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Inside a suicide bombing in Oklahoma

Father of bomber talks about why his son may have blown himself up
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A suicide bombing at the University of Oklahoma has the campus and the community on edge.  Twenty-one-year-old student Joel Hinrichs blew himself up outside a packed football stadium on Oct. 1. While no one else was hurt in the blast and police have now ruled out terrorism as a motive, everyone involved is still searching for answers.

Hinrichs' father, Joel Hinrichs, Jr., joined MSNBC's Rita Cosby on Friday's 'Live and Direct' to discuss the situation, along with Houda Elyazgi, a member of the University of Oklahoma Muslim Student Association. 

To read an excerpt of their conversation, continue to the text below. To watch the video, click on the "Launch" button to the right.

RITA COSBY: Mr. Hinrichs, first of all, our apologies.  I'm sure it is just heartbreaking for you.  Why do you think your son killed himself? 

JOEL HINRICHS, JR., SON COMMITTED SUICIDE WITH BOMB:  He ran out of optimism.  That's one way to put it.  He decided that the life he was looking at had nothing.  He had run out of solutions and was too proud to try anybody else's.

Since that left him in a dead-end situation, he's looking at life through the end of a telescope.  All he can see is his death 60 years out.  And this is me extrapolating.  He said, "Why wait?" 

COSBY:  You know, your son tried to buy fertilizer.  And an off-duty police officer saw that in a store.  ... Do you think ... had the store owner ... had everyone sort of followed through, do you think your son would still be alive? 

HINRICHS:  No.  No. 

COSBY:  You don't.  You think he was still determined. 
Why do you think he chose a bomb?  You know, it's such a bizarre way to take your life.  You know, taking it whatever way is unfortunate, but it's sort of a strange mechanism to do so. 

HINRICHS:  Not to me.  He was a high-tech kind of guy.  He had been interested since a very young age in anything that went bang.  Most little boys are.  He ... he went out with a bang.  What can I say? 

COSBY:  Are you worried about copycats?  ...  Are you worried about someone else unfortunately doing something similar? 

HINRICHS:  I'm worried about the parents of anybody who might want to be a copycat.  I'm here because of hindsight.  Hindsight makes geniuses of us all.  I have learned things about my son that I didn't know.  Perhaps I should have. 

The changes that take place are so gradual.  You don't see them coming.  But if I were to have stopped at some point, a year ago, and said, "My son is 20.  What was he at 15?  What was he at 10?  What are the changes that have taken place that are so gradual?"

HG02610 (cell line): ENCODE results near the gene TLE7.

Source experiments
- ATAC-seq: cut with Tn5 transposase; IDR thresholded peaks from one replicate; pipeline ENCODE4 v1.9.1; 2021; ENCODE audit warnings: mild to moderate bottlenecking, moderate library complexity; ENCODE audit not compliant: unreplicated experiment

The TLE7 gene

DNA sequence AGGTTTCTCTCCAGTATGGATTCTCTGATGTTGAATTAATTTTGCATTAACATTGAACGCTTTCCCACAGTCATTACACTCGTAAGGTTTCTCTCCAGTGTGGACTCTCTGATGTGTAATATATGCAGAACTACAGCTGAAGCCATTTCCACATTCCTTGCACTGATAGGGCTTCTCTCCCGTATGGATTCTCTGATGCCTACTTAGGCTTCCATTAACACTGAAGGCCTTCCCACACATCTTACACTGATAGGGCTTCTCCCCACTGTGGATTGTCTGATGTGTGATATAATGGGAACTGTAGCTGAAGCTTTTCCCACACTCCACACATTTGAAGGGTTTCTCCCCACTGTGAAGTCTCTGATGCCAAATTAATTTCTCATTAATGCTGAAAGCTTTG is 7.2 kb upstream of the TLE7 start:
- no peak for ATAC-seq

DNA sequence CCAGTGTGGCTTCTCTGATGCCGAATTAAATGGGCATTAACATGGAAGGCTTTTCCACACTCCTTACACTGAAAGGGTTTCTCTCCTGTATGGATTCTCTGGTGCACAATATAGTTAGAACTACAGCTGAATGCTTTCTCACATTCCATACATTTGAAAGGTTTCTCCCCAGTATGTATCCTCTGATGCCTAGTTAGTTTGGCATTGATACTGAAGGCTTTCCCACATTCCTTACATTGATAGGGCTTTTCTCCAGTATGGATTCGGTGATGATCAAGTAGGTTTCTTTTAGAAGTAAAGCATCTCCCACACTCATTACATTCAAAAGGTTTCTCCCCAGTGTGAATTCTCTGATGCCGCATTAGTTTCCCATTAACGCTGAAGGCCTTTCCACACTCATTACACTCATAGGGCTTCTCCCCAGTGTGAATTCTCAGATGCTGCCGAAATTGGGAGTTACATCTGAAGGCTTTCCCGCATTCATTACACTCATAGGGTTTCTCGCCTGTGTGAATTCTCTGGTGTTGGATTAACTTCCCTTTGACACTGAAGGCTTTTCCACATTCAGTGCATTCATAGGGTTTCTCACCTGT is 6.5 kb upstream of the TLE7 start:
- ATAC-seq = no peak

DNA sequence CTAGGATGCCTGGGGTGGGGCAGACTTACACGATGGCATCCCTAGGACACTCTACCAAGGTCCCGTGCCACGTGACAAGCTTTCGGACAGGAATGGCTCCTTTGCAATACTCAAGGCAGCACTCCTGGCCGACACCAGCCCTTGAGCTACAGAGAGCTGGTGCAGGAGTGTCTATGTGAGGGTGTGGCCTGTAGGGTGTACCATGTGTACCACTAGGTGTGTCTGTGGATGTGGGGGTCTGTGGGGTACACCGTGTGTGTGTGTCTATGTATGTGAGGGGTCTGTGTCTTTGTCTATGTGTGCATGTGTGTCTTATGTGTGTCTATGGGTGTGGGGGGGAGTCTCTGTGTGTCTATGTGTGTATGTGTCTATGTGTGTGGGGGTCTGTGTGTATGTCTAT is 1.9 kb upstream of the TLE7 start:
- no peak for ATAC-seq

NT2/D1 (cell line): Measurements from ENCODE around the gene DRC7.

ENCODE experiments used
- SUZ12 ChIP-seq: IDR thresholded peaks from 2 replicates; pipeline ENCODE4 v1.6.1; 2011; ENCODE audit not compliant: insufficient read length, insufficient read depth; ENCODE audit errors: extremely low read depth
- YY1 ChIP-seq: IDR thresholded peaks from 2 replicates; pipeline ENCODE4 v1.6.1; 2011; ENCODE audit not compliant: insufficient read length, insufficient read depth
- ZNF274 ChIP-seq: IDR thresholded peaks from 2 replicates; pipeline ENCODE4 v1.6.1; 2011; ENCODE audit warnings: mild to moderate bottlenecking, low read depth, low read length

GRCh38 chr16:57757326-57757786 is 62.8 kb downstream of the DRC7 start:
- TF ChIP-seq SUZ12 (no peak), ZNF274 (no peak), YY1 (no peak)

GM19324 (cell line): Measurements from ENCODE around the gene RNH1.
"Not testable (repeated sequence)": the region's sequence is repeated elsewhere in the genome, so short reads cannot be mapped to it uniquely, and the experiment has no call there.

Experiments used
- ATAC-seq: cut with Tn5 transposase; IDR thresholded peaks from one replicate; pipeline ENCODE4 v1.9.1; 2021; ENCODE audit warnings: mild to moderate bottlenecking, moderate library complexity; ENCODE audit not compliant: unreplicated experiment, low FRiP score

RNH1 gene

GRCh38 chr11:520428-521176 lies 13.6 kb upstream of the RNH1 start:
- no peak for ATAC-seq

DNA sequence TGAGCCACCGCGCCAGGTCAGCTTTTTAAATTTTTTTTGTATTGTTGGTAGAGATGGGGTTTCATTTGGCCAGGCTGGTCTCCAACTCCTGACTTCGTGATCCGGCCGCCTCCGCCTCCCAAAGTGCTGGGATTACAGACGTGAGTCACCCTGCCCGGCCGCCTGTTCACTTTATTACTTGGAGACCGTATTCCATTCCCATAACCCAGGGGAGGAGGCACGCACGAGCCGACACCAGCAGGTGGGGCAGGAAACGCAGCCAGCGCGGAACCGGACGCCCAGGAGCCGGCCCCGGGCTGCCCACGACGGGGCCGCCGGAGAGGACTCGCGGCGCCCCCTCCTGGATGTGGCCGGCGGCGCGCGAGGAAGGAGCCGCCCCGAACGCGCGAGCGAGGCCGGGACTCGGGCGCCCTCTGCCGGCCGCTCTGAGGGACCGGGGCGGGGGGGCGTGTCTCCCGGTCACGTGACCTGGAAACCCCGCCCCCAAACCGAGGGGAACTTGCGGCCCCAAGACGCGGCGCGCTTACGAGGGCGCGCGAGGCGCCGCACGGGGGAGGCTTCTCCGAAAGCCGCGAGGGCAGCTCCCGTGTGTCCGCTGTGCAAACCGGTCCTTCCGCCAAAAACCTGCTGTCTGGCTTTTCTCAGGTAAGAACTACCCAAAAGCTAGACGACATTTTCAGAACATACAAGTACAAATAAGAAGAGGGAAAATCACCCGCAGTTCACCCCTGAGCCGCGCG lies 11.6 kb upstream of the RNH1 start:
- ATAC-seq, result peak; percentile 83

I didn't see them coming.  And if they're good ones, I should celebrate the good ones.  It'll probably shock my child if I celebrated something good, but do that. 

And if the changes are not good ones, then what do I do?  There's no magic eraser.  I can't undo what has happened, but there are steps.  I don't know what they are.  They're counterintuitive.  They're beyond my capability. 

But if I research those steps, and find them, and put them in play, then I am a genius before the fact. 

COSBY:  And, Mr. Hinrichs, I would just tell you our prayers are with you.  It's just got to be heartbreaking, the loss of a child, especially something like this.  And I do thank you very much for being with us, sir. 

The bombing has had some other rippling effects.  It's had some Muslim students on the campus worried about their own safety.

Ms. Elyazgi, why are students so worried?  I know there was this pointing of maybe a Muslim tie, because it was someone who blew themselves up.  It's in Oklahoma, where the Oklahoma City bombing took place.  It's also Norman, Oklahoma, where Zacarias Moussaoui, you know, supposedly, at one point, the 20th hijacker, we know that he went to flight school there. 

Do you understand why sort of everybody was just so nervous at first? 

HOUDA ELYAZGI, O.U. MUSLIM STUDENT ASSOCIATION:  I think we're all nervous because we're just all so confused.  The media has put out an image.  And unfortunately, they have not been portraying this story as it should be portrayed. 

Everyone's really confused.  There are a lot of unanswered questions.  We don't understand the situation in full.  And everyone is speculating, because the media is basing their reports on speculations.

And so it's contributing to this pool of ignorance that exists on campus.  I think we're just all confused.  And we're all concerned for our safety, as O.U. students, not necessarily as Muslims in general. 

COSBY:  How would you say that school officials have responded?  Are you happy that they've at least tried to do what they can? 

ELYAZGI:  President Boren is doing a wonderful job of promoting tolerance and understanding on campus.  And O.U. is a very friendly campus.  So I think that they're doing a wonderful job. 

COSBY:  Do you understand -- because Joel Hinrichs had a Muslim roommate, they questioned him and some of the others -- were you angry that there was sort of this rush to judgment, bomber, Muslim, that things sort of unfortunately got out of hand? 

ELYAZGI:  I was angry that the media rushed to judge, because it was not the O.U. community that rushed to judge.  I don't feel that anyone, you know, made rash decisions or judgments.  It was what the media said then.  And they based their judgments on that.  And it's very unfortunate. 

Watch 'Rita Cosby Live & Direct' each night at 9 p.m. ET on MSNBC.